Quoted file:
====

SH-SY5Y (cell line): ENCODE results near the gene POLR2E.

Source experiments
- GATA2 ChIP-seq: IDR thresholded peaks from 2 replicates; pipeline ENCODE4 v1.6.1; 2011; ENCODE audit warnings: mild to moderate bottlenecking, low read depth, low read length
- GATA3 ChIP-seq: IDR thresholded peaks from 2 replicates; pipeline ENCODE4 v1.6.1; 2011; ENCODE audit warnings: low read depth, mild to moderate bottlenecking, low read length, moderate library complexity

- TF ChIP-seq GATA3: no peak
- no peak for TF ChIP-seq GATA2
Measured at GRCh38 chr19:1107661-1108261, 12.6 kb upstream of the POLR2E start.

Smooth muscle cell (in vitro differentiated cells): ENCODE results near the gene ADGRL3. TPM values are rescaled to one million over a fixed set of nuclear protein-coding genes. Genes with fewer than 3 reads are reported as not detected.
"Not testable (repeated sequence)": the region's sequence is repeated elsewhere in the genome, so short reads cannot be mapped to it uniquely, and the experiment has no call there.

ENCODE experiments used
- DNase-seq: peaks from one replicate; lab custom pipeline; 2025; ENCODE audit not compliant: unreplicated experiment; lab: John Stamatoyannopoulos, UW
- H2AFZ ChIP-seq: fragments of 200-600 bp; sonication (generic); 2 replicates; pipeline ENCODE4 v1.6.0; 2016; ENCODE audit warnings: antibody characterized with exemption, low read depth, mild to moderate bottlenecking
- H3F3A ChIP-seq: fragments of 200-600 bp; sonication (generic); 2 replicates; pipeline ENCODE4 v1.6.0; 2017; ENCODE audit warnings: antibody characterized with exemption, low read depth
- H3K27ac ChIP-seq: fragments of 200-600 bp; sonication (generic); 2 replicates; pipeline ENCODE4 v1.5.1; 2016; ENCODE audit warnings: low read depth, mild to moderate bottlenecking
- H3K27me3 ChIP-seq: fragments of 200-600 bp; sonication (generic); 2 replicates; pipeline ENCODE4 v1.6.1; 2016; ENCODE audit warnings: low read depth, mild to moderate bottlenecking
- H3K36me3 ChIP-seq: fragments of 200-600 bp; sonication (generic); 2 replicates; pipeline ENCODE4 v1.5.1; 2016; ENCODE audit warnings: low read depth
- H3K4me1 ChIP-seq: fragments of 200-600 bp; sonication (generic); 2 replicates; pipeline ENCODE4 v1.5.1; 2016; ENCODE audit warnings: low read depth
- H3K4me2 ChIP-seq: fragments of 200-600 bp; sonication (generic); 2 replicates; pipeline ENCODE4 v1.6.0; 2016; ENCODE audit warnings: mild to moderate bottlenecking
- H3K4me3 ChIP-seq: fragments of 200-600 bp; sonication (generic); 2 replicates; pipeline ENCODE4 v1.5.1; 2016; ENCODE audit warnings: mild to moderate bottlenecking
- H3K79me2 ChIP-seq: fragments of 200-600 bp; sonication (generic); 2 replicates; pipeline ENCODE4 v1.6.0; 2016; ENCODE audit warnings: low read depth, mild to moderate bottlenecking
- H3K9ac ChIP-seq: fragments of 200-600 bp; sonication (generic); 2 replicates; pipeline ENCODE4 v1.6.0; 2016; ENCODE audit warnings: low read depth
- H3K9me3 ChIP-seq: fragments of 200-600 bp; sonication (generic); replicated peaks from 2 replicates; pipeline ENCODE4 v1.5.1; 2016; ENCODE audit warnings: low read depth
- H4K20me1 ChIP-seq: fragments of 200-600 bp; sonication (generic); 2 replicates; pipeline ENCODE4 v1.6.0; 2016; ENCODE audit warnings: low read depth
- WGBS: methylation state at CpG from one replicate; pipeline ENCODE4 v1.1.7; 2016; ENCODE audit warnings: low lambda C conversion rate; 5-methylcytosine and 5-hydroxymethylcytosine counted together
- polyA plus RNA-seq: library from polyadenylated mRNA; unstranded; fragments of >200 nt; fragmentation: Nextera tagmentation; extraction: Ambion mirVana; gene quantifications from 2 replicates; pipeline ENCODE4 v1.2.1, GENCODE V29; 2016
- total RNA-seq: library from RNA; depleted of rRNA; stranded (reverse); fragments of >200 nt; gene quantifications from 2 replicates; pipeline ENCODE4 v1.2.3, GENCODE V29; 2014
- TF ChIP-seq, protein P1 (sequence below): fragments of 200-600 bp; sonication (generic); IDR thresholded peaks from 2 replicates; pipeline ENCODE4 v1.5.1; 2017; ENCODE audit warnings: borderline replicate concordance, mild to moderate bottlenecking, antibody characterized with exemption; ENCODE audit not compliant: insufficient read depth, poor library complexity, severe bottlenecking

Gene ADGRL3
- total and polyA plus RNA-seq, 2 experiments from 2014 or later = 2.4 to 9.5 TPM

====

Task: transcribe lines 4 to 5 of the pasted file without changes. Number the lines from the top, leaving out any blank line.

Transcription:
- GATA3 ChIP-seq: IDR thresholded peaks from 2 replicates; pipeline ENCODE4 v1.6.1; 2011; ENCODE audit warnings: low read depth, mild to moderate bottlenecking, low read length, moderate library complexity

- TF ChIP-seq GATA3: no peak